Index

Value, s 1

Authors

~CO-CH=CH-CHCl~

g0

~10-4

K.Minsker, 1978 E.Sorvik, 1984 G.Zimmerman, 1984

Kp

10-1-10-2

K.Minsker, 1977 W.Starnes, 1985

(~CH2)CCl-CH2-CH2Cl~

ACl0

0

K.Minsker, 1978 G.Zimmerman, 1984

KCl

10-5-10-4

Z.Meyer, 1971 B.Troitsky, 1973 W.Starnes, 1983

-CCl-CH2CH2Cl

At0

~10-3

E.Sorvik, 1984 A.Caraculaku, 1981 V.Zegelman, 1985

Kt

10-4

W.Starnes, 1983 Z.Meyer, 1971

~CH2-(CH=CH)n>1-CHCl~

ap

0

K.Minsker, 1976

Kp

~10-2

Z.Meyer, 1971 K.Minsker, 1984

~CH2-CHCl-CH2-CHCl~

«0

1

-

KCl

10-7-10-8

Z.Meyer, 1971 K.Minsker, 1972

The development of the concept of oxovinylene activation of PVC thermodestruction appeared to be an important mark in the theory and practice of PVC chemistry and objectively defines the necessity of the new specific approach to the investigation of various aspects of PVC destruction and stabilization.

In particular, new characteristic reaction for unsaturated ketones, confirming the presence of oxyvinylene groups in PVC structure, is the interaction of ~C(O)-CH=CH-CHCl~ groups with organic phosphites P(OR)3 [29-33] and dienes [34, 35].

2.3. Principal ways for PVC stabilization

Organic phosphites under mild conditions (290­330 K) easily react with oxovinylene groups in the presence of proton donors with formation of stable ketophosphonates:

H H

~C-C^C-CH~    + P(OR)3

(3)

=P(OR)3

Reaction kinetics of organic phosphites interaction with oxovinylene groups are shown in Fig. 3. The formation of ketophosphonate structures according to the reaction (3) results in disappearance of internal unsaturated C=C bonds in a PVC structure. As a result, neither oxidizing ozonolysis of a polymeric product nor alkaline hydrolysis in particular results in disintegration of macromolecules and decrease of PVC molecular weight.

Fig. 3. The change of ~C(O)-CH=CH~ groups content in PVC during its interaction with tri-(2-ethylhexyl)phosphite (1-3). C0 = 10-2 mol/mol PVC. Temperatures: 289 K (1), 298 K (2), 448 K (3)

It is important to specify that organic phosphites do not react with-chloroallyl groups that is confirmed by the method of competing reactions of organic phosphites (trialkyl-, arylalkyl- and triarylphosphites) with a mixture (1:1, mol/mol) of methylvinylketone (model of an oxovinylene group) and 4-chloropentene-2 (model of a / -chloroallyl group) at 353 K. An organic phosphite practically quantitatively (regarding to proton donors) selectively reacts with methylvinylketone, while 4-chloropentene-2 is practically quantitatively segrerated after the reaction without changes, not counting some amount of its dehydrochlorination products (less than 7 wt %).

The CH3-C(O)-CH2-CH2-P(OR)2 is the main reaction

product (up to 75 wt %). In this reaction trialkyl- and alkylarylphosphites are more active than triarylphosphites.

Dienophylic oxovinylene groups react with conjugated dienes according to the Diels-Alder reaction:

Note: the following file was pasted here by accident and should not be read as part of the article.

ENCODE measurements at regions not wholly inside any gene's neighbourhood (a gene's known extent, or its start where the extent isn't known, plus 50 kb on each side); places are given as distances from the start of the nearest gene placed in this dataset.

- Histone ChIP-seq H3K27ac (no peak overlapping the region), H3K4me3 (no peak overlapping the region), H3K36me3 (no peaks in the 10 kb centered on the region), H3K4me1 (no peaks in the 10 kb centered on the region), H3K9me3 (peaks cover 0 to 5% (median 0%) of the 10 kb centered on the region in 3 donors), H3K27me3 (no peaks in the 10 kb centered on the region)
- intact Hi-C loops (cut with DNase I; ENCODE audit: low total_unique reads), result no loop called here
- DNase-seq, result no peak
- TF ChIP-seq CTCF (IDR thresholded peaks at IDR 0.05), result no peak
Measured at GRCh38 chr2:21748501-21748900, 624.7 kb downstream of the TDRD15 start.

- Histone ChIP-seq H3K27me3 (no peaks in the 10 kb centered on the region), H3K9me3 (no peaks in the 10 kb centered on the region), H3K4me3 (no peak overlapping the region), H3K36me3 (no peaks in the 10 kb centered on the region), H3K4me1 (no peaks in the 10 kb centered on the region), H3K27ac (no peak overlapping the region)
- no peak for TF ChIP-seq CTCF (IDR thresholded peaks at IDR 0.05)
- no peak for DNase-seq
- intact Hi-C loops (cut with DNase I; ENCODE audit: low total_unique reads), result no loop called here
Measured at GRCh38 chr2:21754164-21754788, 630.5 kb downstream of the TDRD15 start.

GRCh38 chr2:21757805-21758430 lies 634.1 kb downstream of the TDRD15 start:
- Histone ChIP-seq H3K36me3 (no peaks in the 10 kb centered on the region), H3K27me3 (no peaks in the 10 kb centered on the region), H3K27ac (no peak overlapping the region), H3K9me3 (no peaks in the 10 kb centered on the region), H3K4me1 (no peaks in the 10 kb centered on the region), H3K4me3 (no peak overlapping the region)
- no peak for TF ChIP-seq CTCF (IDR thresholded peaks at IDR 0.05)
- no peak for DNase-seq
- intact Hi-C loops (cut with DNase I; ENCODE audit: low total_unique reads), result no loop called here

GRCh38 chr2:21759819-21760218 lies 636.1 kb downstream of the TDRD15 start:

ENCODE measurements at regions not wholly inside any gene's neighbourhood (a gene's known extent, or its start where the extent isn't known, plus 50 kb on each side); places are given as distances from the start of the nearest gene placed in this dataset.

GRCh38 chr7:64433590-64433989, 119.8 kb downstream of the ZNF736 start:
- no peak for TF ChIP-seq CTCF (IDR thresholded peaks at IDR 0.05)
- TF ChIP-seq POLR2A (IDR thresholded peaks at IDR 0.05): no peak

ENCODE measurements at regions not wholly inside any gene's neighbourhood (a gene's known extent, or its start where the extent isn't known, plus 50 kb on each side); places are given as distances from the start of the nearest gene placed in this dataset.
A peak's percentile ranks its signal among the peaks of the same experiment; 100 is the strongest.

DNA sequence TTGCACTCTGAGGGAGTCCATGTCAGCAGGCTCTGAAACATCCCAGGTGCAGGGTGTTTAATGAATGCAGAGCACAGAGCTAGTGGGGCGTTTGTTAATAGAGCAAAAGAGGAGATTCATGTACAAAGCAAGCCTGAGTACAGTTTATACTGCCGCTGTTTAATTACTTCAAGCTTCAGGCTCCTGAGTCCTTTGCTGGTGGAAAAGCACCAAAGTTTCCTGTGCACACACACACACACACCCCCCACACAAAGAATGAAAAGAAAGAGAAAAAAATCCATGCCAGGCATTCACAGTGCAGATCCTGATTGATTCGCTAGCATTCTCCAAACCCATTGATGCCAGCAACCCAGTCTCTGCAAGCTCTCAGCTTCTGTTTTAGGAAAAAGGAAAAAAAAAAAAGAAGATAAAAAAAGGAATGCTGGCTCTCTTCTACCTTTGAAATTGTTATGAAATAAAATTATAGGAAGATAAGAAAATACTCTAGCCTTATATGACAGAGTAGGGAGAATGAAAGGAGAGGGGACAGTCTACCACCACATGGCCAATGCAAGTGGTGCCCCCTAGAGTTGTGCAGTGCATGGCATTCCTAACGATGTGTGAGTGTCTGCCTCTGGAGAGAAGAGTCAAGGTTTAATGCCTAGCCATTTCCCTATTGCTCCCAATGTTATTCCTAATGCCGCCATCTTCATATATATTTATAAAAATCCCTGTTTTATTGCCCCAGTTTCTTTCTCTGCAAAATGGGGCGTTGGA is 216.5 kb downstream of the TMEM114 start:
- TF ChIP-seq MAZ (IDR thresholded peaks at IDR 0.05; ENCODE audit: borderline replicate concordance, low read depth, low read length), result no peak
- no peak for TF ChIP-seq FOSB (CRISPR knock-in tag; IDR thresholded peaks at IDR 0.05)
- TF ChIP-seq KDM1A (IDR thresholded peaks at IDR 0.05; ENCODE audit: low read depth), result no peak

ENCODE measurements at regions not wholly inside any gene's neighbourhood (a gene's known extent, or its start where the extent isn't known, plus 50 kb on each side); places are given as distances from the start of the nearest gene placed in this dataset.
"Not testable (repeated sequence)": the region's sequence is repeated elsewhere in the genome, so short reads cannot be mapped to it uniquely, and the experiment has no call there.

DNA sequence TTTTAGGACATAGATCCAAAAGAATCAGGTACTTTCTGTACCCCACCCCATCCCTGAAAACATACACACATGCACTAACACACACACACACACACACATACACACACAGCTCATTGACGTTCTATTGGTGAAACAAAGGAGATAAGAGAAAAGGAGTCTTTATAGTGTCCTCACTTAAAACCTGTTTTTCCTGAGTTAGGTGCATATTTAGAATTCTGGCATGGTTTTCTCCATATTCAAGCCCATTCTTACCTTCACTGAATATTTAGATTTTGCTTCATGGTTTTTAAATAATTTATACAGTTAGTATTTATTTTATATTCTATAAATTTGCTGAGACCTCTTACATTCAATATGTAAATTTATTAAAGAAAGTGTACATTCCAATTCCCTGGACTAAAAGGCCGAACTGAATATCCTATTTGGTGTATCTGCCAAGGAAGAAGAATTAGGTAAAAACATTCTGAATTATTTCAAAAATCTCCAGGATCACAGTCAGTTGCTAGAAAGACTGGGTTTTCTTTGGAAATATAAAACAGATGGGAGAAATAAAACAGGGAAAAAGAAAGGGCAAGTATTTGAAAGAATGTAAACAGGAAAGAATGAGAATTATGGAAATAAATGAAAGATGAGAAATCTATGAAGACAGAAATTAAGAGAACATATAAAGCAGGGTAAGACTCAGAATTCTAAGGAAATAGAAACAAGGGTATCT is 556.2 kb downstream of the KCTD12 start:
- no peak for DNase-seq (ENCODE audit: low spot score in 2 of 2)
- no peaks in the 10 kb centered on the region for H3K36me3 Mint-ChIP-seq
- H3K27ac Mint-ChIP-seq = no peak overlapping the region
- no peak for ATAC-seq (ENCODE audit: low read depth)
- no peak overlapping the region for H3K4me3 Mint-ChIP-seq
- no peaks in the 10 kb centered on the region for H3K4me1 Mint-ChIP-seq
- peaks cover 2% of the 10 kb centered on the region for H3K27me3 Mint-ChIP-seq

CHCl~

о

C

CHCl~

H -C =

H

RHC

-CHCl- +

HC

CH

CHR-

O

HH

-C-C-CHCl~

/ \

RHC CHR-

\ /

(4)

This new, not known earlier reaction for PVC proceeds under mild conditions (353 K) with cyclopentadiene, piperylene, isoprene, 5-methylheptatriene-1,3,6 etc. and results (see reaction 4) in liquidation of internal unsaturated C=C groups in PVC chains similarly to organic phosphites.

PVC stabilization, i.e. a complex of methods used for the increase of polymer stability to the action of various factors (heat, light, oxygen etc.) during storage, processing and exploitation, is closely connected with a level of PVC development disintegration theory. Therefore, it is clear that significant change of theoretical developments about the reasons of PVC thermal instability (a presence of oxovinylene groups in the backbone), mechanism of the process (fundamental influence of the adjacent groups of the long-range order) and kinetics of their disintegration have shown the necessity and have given the possibility to create a new view while determing of new effective ways of PVC stabilization.

According to the reaction (3) it is impossible and not necessary to increase stability of PVC macromolecules due to the reduction of rate Vcl because this process is rather slow. According to the experimental data, the rate of PVC statistical dehydrochlorination Vcl (according to the random law) is constant and does not depend on the method of polymer synthesis and its molecular weight. Hence, it is the fundamental characteristic of PVC, showing that all parts in ~ВХВХВХ~ clusters participate in the process of HCl elimination according to the random law, whereas the rate of the conjugated systems formation VP may differ as a result of its linearly dependence on the content of oxovinylene groups in PVC initial macromolecules (go) (Fig. 2).

Thus, the basis of effective PVC stabilization which determines both operational properties and durability of rigid materials and products from PVC is the principle of self-stability increase of PVC macromolecules [17, 40­43]. This can be achieved first of all due to a chemical stabilization of PVC - destruction of labile oxovinylene groups present in initial PVC macromolecules via specific polymer-analogous reactions with even one reaction

center (1)-(3):

2

~C-CH=CH-CH~

HI 13

O Cl

The conjugation ~C(O)CH=CH~ has to be destroyed and/or labile chlorine atom has to be replaced

with a more stable framing group during interaction with the corresponding chemicals-additives (stabilizers). This principle is a basis of PVC stabilization in real composition during manufacturing rigid materials and products.

1. Polymer-analogous reactions with >C=O fragments of oxovinylenchloride groups:

R3SiH

 

 

 

R3GeH R3

о II

о

/\

'R-HCCH-R"

~C-CH=CH-CHCl~

 

 

 

 

OH OH

 

1 1

R'-CH-CH-R"

~CH-CH=CH-CHCl~

I

—Si

G.A.Razuvaev et al., 1969 [5]

~C-CH=CH-CHCl~

/\

0 O

1 I

R'-CH-CH-R"

K.S.Minsker, S.R.Ivanova, 1978 [36]

2. Polymer-analogous reactions with >C=C< fragments of oxovinylene groups:

P(OR)3

~C-CH2-CH-CHCl~

II I

O -,P(OR)3

~C=CH~ 04 ^,CH-CHCl~

K.S.Minsker, N.A.Mukmeneva et al., 1979 [31-33]

O

R'-CH=CH-CH=CH-R" ,

HC=CH

/ \

~c CHCl~

\ /